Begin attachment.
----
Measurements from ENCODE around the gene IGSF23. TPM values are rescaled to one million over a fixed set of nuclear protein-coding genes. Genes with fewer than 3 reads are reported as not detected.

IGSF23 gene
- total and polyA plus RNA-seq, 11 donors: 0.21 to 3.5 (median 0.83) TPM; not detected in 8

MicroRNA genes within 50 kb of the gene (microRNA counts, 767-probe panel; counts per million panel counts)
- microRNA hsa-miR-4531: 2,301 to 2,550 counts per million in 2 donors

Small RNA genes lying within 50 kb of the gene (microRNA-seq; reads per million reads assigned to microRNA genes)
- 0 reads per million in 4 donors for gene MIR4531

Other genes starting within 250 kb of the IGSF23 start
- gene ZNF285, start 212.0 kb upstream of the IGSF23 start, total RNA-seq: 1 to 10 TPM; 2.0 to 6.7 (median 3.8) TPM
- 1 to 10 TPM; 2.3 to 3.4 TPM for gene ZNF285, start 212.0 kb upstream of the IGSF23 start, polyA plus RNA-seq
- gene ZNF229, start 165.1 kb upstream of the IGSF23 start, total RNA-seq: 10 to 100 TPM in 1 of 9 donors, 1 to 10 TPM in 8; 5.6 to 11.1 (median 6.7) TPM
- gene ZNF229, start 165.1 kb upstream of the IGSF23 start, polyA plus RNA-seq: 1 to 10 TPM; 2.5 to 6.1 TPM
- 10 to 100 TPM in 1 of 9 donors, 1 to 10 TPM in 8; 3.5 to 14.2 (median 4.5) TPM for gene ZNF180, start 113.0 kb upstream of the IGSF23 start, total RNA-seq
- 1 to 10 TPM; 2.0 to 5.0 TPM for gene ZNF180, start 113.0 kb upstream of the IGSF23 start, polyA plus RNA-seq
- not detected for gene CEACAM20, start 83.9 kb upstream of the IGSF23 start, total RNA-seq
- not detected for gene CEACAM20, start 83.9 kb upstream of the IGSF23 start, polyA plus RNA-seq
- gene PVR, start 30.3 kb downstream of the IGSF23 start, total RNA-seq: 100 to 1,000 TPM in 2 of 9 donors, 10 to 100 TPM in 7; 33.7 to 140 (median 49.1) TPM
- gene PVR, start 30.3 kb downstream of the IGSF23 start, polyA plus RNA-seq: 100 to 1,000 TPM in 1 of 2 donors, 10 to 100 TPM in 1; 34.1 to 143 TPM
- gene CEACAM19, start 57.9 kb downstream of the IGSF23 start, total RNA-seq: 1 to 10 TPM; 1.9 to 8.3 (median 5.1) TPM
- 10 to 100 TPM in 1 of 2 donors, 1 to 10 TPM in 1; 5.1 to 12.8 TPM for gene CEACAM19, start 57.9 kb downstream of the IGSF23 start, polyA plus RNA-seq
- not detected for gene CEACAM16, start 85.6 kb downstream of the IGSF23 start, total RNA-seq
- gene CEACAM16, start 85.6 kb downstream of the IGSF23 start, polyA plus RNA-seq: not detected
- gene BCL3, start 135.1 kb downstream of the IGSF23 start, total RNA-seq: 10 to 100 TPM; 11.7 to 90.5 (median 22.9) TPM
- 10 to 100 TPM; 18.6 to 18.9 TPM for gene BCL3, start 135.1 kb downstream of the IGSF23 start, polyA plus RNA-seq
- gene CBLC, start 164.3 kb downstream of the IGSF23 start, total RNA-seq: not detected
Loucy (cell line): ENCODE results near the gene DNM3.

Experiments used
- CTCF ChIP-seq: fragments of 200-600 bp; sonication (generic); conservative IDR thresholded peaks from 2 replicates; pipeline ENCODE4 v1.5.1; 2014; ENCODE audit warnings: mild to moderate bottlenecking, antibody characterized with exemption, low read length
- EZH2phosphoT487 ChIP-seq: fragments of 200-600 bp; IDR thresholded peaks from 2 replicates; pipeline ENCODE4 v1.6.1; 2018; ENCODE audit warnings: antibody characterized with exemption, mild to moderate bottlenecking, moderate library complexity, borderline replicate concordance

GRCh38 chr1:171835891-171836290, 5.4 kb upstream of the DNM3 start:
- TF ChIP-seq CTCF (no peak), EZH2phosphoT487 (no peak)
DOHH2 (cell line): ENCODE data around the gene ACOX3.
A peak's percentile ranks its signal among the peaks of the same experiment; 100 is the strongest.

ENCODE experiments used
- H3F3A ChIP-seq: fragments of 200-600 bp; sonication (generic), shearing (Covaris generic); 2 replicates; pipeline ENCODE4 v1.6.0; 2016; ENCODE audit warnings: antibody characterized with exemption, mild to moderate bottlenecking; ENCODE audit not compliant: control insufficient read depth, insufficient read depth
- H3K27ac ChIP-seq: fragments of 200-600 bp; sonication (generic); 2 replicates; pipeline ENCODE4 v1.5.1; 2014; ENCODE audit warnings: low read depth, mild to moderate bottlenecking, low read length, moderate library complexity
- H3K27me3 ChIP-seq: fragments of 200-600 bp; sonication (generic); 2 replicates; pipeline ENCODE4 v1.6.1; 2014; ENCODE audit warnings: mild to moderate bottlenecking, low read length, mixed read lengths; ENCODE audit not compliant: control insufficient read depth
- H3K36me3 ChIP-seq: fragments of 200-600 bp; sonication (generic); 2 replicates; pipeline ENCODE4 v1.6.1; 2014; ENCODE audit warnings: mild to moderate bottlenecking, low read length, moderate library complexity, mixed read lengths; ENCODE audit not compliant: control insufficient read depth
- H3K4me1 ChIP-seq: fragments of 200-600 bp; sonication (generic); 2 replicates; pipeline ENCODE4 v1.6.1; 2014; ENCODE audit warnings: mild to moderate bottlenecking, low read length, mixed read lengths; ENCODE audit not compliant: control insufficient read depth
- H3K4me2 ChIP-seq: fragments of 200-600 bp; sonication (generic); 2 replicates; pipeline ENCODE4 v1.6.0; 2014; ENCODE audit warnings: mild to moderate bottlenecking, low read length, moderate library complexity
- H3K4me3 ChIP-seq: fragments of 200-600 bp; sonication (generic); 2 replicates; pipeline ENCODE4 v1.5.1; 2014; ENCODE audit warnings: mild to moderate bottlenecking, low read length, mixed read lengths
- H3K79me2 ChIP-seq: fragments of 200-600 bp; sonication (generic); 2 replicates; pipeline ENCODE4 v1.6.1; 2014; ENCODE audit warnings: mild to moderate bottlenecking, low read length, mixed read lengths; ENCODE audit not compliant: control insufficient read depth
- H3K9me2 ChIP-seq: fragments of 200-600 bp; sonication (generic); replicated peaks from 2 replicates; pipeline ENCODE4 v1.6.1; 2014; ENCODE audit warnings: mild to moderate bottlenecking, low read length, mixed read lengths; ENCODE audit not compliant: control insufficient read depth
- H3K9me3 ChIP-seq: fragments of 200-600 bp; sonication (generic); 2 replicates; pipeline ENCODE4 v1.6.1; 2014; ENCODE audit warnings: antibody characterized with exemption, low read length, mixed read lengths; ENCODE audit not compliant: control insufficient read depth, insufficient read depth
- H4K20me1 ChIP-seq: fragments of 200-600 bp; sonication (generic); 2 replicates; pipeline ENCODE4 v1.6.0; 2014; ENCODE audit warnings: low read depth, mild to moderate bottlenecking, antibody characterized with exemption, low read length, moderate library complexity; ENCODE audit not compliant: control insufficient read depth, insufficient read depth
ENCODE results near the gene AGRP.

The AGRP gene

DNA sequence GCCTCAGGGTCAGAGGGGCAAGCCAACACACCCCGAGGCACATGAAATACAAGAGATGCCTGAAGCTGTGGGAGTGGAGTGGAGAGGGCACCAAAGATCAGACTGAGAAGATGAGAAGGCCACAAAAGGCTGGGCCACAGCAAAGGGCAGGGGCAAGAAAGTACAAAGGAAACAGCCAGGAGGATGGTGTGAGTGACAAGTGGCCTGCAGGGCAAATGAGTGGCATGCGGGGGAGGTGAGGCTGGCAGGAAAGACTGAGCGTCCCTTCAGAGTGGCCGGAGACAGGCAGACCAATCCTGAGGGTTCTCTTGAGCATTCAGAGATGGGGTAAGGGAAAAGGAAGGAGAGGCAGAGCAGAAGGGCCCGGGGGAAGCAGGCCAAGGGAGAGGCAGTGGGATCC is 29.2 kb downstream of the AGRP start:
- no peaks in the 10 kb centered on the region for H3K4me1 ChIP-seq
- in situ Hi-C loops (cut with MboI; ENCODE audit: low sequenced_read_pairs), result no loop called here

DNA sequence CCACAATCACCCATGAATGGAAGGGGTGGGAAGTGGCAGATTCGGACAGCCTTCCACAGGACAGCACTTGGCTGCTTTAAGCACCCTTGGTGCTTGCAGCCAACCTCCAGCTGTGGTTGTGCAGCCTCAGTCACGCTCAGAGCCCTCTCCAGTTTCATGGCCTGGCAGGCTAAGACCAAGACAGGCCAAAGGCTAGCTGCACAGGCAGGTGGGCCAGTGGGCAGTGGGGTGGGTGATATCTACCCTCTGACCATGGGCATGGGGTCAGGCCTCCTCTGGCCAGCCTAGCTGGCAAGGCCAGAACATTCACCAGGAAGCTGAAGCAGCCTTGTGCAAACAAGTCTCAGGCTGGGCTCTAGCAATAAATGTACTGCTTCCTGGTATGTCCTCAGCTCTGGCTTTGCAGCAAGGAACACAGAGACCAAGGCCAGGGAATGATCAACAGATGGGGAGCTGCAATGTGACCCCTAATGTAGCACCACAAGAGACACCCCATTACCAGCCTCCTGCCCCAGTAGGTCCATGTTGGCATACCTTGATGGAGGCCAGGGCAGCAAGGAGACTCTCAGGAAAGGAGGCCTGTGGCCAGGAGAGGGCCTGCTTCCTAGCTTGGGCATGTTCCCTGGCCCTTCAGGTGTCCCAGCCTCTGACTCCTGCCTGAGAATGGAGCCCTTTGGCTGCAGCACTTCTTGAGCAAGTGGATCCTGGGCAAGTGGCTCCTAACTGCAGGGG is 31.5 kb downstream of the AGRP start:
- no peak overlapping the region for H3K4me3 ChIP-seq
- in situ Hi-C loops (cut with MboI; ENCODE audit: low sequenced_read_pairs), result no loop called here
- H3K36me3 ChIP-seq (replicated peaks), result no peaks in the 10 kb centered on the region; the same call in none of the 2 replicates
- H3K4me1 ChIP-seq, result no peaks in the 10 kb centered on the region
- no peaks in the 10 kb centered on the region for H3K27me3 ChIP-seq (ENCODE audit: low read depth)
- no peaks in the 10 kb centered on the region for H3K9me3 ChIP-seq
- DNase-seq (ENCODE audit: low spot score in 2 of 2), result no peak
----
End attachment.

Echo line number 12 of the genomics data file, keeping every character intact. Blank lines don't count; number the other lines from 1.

- gene ZNF229, start 165.1 kb upstream of the IGSF23 start, polyA plus RNA-seq: 1 to 10 TPM; 2.5 to 6.1 TPM